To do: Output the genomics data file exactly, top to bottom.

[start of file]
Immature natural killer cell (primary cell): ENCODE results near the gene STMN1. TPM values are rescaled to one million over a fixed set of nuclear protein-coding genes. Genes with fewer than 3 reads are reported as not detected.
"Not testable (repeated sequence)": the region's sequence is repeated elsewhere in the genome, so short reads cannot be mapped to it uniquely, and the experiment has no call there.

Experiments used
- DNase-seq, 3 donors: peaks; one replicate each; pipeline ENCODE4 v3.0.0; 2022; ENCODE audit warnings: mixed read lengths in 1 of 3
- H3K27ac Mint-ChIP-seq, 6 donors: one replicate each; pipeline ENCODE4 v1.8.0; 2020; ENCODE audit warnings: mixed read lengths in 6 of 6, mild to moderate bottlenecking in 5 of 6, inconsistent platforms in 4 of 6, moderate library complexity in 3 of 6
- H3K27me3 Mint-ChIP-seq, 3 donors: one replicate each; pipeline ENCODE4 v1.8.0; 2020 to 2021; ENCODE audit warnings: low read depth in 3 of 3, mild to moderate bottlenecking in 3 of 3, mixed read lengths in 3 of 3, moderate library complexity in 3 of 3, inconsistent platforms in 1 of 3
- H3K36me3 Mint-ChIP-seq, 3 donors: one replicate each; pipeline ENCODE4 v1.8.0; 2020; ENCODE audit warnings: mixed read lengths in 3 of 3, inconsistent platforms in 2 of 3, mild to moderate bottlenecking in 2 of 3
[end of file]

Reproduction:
Immature natural killer cell (primary cell): ENCODE results near the gene STMN1. TPM values are rescaled to one million over a fixed set of nuclear protein-coding genes. Genes with fewer than 3 reads are reported as not detected.
"Not testable (repeated sequence)": the region's sequence is repeated elsewhere in the genome, so short reads cannot be mapped to it uniquely, and the experiment has no call there.

Experiments used
- DNase-seq, 3 donors: peaks; one replicate each; pipeline ENCODE4 v3.0.0; 2022; ENCODE audit warnings: mixed read lengths in 1 of 3
- H3K27ac Mint-ChIP-seq, 6 donors: one replicate each; pipeline ENCODE4 v1.8.0; 2020; ENCODE audit warnings: mixed read lengths in 6 of 6, mild to moderate bottlenecking in 5 of 6, inconsistent platforms in 4 of 6, moderate library complexity in 3 of 6
- H3K27me3 Mint-ChIP-seq, 3 donors: one replicate each; pipeline ENCODE4 v1.8.0; 2020 to 2021; ENCODE audit warnings: low read depth in 3 of 3, mild to moderate bottlenecking in 3 of 3, mixed read lengths in 3 of 3, moderate library complexity in 3 of 3, inconsistent platforms in 1 of 3
- H3K36me3 Mint-ChIP-seq, 3 donors: one replicate each; pipeline ENCODE4 v1.8.0; 2020; ENCODE audit warnings: mixed read lengths in 3 of 3, inconsistent platforms in 2 of 3, mild to moderate bottlenecking in 2 of 3